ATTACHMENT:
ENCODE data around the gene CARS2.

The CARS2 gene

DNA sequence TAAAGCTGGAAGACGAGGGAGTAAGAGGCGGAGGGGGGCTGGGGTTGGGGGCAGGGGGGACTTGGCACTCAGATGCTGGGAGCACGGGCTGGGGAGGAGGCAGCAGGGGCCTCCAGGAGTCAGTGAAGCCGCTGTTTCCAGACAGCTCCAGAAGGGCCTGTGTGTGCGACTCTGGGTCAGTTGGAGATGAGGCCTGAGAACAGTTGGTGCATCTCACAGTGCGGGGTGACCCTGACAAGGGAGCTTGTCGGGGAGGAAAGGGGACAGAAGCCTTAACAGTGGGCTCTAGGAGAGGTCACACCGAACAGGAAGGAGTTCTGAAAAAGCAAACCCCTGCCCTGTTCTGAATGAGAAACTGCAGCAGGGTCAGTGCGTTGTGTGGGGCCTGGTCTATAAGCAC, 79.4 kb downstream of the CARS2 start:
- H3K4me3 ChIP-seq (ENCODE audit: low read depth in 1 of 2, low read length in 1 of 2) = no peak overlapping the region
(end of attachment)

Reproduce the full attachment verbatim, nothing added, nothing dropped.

ENCODE data around the gene CARS2.

The CARS2 gene

DNA sequence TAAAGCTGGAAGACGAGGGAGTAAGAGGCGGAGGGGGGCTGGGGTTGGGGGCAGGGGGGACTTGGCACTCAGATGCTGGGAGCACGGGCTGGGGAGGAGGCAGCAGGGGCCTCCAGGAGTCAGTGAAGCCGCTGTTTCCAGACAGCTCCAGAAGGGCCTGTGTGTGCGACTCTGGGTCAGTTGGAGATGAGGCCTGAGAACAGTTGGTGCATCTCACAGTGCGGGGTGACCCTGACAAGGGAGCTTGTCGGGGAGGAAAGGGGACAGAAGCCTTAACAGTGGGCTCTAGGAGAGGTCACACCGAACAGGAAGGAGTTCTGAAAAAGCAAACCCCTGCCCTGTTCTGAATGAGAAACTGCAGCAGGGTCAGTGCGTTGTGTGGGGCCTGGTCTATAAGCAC, 79.4 kb downstream of the CARS2 start:
- H3K4me3 ChIP-seq (ENCODE audit: low read depth in 1 of 2, low read length in 1 of 2) = no peak overlapping the region